Recently I went on a trip to Havasu Falls located on the Havasupai Indian Reservation just south of the Grand Canyon. I had seen pictures of beautiful waterfalls and red canyon walls, and thought it might be a great location to test out the Phillip Bloom Pocket Dolly I had just purchased on some time lapses.
To give you a little bit of an idea of where the falls are located, here’s a brief run down on what it takes to get there. The easiest way is to fly into Las Vegas, and then drive four hours to the trailhead at Havasupai Hilltop. The trailhead is located in a remote area 60 miles from the nearest supply of Gas & Water (so make sure you have a good supply if you decide to go). Upon arrival you must then hike down 2000 ft in your first ¾ of a mile. After another challenging 8.8 miles, you will reach the scenic Havasu Falls that resemble something from a tropical paradise.
My goal while I was here was to test out the pocket dolly I had just bought. To turn it into a time lapse motion machine, I used a few different products:
Canon 60D w/ Magic Lantern – Magic Lantern is a free firmware upgrade that allows you to access several advanced user functions on your 60D. For the time lapses, I took advantage of the expanded HDR capabilities, the silent shutter mode, as well as the built in intervalometer. (Please read the warnings on their site before you update your firmware using Magic Lantern)
Phillip Bloom Pocket Dolly – A sweet little slider that is 3’ long and comes in a great travel size.
Monfrotto DV Tripod Head – This is an inexpensive tripod head that runs around $124 that works great with the pocket dolly to give it a nice range of motion.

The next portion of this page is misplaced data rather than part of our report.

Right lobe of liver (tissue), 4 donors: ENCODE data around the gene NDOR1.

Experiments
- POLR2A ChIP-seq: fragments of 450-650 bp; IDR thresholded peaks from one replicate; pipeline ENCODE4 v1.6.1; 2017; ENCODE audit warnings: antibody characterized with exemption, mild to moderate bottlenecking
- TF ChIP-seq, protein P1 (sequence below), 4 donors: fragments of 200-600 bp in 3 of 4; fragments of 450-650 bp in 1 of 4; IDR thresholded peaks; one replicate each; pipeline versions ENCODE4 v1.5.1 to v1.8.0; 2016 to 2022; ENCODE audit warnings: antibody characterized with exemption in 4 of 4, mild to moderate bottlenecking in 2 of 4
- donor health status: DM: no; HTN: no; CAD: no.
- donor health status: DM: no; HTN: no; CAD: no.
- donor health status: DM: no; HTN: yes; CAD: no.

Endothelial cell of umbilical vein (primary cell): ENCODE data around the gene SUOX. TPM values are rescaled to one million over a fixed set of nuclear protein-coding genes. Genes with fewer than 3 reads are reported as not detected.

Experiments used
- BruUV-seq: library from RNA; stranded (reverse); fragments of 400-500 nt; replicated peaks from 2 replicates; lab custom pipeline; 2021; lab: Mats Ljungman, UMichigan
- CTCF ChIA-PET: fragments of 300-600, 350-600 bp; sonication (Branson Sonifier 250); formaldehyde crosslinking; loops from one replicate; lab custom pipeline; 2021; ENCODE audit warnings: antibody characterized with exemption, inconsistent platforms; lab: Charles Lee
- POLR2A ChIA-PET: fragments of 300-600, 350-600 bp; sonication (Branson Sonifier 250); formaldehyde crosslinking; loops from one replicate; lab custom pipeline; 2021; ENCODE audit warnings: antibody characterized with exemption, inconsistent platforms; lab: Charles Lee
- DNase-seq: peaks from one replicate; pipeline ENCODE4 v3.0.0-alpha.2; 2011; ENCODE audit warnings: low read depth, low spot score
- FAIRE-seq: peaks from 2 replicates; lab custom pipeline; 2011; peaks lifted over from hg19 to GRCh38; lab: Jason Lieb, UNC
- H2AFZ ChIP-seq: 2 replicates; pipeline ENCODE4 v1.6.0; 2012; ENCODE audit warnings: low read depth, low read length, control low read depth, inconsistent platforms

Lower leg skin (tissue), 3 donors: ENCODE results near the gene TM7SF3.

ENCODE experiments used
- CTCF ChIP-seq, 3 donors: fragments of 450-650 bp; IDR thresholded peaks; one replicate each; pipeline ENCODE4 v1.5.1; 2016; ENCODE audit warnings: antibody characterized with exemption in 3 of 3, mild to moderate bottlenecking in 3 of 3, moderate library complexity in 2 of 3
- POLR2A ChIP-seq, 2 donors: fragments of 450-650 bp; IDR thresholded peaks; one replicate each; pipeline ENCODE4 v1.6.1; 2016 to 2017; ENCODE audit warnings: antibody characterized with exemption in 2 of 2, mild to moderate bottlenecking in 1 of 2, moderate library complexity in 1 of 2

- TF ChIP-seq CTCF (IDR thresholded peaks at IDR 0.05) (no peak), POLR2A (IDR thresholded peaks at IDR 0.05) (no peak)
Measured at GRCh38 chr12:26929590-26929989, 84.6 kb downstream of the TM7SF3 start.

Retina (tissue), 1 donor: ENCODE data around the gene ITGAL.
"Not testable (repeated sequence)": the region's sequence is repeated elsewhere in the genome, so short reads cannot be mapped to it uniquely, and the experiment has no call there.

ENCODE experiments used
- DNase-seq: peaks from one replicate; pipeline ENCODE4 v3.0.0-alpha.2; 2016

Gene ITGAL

ElectraDrive Bundle w/ Basic Controller – This package includes the remote that allows you to set the speeds at which the camera will move over a duration of time, the very heavy battery that lasted the whole trip, and a 200 speed motor to give me the suitable speed for timelapses I was looking for.
With all this equipment, and the gear I needed for camping my bag weighed 60lbs! After the exhausting hike down to Havasu Falls, I was able to capture some sweet time lapses throughout my stay, which you can view on my Vimeo page.
The first time lapse in the sequence is of Havasu Falls. The bright blue water is a result of the lime concentration. When the sun hits the canyon, all the colors become way more vibrant! To capture all these colors on camera and depict them, as I was able to see them, I used a camera function called HDR. This allows me to take multiple pictures (I used three) at different exposures to make sure all areas of the photo are properly exposed. To break it all down, every three pictures equaled one frame, and every thirty frames equaled one second in the time lapse. The scenes following that are various parts of the river that passes through the falls leading up to the star time lapse at the end. All the flashes in the beginning are from heat lightning, which timed out perfectly as it went away after the camera passed under the log. Since there were no city lights to compete with, I was able to use a 15 second exposure versus a 30 second exposure I would have to use in Tampa (which gives you motion blur because 30 seconds actually picks up the movement of the earth rotating).
Overall everything turned out pretty well. I wish I would have had more time shoot some more night time lapses, but i’m happy with what I have . Please let me know if you have any feedback/questions/comments.